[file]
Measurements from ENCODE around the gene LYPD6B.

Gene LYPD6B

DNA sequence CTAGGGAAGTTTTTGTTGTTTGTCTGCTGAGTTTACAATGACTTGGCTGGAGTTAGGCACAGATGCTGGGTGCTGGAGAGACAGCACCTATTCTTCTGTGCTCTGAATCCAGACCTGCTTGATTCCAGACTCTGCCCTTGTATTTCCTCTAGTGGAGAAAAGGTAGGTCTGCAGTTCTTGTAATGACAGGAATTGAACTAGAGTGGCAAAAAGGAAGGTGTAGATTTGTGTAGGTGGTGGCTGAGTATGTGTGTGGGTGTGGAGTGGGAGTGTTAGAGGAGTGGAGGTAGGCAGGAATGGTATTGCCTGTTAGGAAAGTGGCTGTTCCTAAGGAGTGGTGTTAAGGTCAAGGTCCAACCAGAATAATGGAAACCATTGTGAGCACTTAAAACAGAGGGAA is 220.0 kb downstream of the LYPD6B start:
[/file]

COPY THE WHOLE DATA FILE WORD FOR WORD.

Measurements from ENCODE around the gene LYPD6B.

Gene LYPD6B

DNA sequence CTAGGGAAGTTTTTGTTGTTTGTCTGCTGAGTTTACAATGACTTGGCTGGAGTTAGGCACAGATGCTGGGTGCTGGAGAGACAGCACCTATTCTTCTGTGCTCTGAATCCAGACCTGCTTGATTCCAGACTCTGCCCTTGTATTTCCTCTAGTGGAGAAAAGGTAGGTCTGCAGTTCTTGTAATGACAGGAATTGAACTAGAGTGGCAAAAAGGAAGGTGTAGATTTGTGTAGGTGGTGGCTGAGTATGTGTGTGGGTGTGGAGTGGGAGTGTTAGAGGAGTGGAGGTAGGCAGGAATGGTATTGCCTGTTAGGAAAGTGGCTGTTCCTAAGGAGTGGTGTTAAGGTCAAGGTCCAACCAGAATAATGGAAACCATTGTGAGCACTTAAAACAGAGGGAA is 220.0 kb downstream of the LYPD6B start: